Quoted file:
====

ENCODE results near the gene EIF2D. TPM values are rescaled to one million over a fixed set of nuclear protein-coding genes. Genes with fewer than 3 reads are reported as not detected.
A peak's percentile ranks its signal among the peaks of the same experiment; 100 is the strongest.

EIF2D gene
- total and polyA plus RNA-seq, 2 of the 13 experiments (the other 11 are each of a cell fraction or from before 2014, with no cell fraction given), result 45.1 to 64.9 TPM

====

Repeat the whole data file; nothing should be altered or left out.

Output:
ENCODE results near the gene EIF2D. TPM values are rescaled to one million over a fixed set of nuclear protein-coding genes. Genes with fewer than 3 reads are reported as not detected.
A peak's percentile ranks its signal among the peaks of the same experiment; 100 is the strongest.

EIF2D gene
- total and polyA plus RNA-seq, 2 of the 13 experiments (the other 11 are each of a cell fraction or from before 2014, with no cell fraction given), result 45.1 to 64.9 TPM